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‘This is Derry’s best chance to get into an All-Ireland final and win it’ – Oak Leaf legend Johnny McGurk


Johnny McGurk of the Derry 1993 All-Ireland winning team who were honoured prior to the All-Ireland SFC final match between Dublin and Tyrone at Croke Park in Dublin back in 2018. Photo by Brendan Moran/Sportsfile

Johnny McGurk of the Derry 1993 All-Ireland winning team who were honoured prior to the All-Ireland SFC final match between Dublin and Tyrone at Croke Park in Dublin back in 2018. Photo by Brendan Moran/Sportsfile

Johnny McGurk of the Derry 1993 All-Ireland winning team who were honoured prior to the All-Ireland SFC final match between Dublin and Tyrone at Croke Park in Dublin back in 2018. Photo by Brendan Moran/Sportsfile

When it comes to Derry football and All-Ireland semi-finals, few men enter the psyche of GAA fans more than All-Ireland winning defender Johnny McGurk.

Eighteen years before Donegal’s famous half-back Kevin Cassidy kicked that memorable last second score against Kildare to send the Tír Conaill men into the 2011 All-Ireland semi-final, McGurk (coincidentally another famous half-back) was doing the same for his native Derry – an infamous last-minute point off his left boot to send the Oak Leaf County into only their second All-Ireland final.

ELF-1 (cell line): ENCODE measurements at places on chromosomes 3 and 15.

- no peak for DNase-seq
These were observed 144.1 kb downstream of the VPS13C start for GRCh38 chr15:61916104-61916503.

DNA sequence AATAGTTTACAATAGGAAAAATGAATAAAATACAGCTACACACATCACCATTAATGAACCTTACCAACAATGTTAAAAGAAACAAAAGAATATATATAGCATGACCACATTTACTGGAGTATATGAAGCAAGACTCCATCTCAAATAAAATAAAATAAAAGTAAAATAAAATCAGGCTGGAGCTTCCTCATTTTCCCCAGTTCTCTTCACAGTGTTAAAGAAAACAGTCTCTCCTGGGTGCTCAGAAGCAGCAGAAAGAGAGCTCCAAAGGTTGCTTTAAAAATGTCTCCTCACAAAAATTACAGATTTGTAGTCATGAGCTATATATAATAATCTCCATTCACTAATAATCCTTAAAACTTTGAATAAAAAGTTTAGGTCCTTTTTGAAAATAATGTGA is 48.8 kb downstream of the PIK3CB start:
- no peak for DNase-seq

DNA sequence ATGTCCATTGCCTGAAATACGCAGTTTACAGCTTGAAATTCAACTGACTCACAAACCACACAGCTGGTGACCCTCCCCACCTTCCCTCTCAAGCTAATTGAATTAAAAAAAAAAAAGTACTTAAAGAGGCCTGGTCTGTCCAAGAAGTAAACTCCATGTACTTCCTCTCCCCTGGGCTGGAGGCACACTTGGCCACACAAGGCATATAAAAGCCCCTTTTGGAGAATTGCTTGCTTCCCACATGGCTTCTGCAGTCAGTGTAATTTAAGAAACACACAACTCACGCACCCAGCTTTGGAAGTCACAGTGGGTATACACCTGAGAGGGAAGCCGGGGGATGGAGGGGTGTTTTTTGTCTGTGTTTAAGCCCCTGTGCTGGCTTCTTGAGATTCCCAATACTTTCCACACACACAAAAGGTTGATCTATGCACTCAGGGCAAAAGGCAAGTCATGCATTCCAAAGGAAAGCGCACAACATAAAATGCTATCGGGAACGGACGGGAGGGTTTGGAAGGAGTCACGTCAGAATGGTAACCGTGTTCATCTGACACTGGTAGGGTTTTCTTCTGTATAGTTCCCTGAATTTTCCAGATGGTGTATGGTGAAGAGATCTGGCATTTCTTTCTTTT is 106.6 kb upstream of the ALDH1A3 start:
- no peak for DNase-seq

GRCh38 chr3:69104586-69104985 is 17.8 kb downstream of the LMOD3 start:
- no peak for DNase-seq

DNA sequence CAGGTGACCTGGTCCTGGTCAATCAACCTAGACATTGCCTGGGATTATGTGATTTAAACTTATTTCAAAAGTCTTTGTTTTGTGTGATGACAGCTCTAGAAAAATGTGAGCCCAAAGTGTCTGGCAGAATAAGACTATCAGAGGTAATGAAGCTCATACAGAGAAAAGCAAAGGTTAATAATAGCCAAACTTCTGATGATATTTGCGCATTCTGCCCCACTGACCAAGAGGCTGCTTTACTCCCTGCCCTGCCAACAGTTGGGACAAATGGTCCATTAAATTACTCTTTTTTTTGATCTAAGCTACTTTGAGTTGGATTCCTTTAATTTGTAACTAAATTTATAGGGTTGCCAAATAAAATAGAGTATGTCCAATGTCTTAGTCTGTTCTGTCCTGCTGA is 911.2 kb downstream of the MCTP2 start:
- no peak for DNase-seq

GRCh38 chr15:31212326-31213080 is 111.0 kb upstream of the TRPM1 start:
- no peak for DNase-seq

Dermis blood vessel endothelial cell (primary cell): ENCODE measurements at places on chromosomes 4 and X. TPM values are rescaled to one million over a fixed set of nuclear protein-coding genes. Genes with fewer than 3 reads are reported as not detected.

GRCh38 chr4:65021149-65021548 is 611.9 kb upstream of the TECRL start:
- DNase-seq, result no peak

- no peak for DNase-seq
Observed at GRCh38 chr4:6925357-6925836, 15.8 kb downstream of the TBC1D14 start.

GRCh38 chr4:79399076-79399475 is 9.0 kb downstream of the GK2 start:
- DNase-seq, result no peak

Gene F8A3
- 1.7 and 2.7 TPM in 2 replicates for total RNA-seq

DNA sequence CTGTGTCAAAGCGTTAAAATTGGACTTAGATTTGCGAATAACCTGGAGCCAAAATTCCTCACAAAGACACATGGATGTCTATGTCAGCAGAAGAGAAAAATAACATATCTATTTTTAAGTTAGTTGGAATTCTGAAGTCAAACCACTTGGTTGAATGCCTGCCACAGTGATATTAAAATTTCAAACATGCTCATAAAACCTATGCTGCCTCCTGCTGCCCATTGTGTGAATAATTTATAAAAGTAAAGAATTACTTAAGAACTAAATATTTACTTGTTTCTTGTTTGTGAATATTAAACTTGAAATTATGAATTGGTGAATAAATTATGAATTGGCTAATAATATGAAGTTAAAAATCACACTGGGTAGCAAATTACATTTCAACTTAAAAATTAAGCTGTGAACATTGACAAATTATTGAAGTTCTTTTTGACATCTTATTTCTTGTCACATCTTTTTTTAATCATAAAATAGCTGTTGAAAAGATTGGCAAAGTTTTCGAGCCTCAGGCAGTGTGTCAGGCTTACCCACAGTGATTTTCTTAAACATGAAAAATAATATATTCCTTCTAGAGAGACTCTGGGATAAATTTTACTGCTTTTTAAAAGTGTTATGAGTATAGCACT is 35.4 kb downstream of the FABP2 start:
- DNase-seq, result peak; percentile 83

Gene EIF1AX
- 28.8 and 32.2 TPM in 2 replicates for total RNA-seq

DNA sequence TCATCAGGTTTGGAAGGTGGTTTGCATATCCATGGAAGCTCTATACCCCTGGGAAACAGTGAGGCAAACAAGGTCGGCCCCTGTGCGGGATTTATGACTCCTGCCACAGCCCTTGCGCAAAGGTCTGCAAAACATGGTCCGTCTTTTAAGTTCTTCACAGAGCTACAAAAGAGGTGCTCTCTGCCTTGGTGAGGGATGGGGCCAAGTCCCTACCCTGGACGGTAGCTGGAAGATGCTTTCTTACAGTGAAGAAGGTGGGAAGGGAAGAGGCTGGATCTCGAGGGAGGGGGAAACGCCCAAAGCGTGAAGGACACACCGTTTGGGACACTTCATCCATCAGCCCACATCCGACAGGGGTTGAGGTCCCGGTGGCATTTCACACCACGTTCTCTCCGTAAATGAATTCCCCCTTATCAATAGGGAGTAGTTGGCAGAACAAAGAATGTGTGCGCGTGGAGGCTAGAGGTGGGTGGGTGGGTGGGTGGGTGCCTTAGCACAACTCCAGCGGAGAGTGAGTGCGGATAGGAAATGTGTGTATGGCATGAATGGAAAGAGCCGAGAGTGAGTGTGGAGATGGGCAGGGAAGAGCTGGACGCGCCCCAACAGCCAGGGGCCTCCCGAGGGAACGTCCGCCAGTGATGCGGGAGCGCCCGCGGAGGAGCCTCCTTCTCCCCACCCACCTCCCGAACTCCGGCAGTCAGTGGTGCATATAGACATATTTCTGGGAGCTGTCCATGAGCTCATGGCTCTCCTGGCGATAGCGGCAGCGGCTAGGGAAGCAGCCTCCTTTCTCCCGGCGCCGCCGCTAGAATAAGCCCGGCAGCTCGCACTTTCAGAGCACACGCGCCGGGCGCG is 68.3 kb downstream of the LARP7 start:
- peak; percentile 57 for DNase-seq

“That semi-final was probably the greatest feeling I had in my footballing career, not just because I scored the winning point in such a close game but because the atmosphere was amazing. We weren’t really expected to win that day.

"It was the only game I ever played in my life where you couldn’t ignore the presence of the crowd. You could feel the passion. It was spine-tingling. I hope the current panel can have those same feelings after the final whistle today,” said McGurk.

In drawing comparisons to the preparations that the current Derry team are undergoing to the ones that the All-Ireland winning team of 1993 went through, the Lavey man says it’s like ‘night and day’.

“There’s a great build-up around the county obviously, but there’s not a lot of excitement around the team itself. Rory has done a fantastic job at shielding the players and separating them from the spectators and fanfare,” he said.

"Whereas in ’93 after we won the Ulster title, we were very much a part of the fan’s celebrations and probably a little less focused on the task in hand.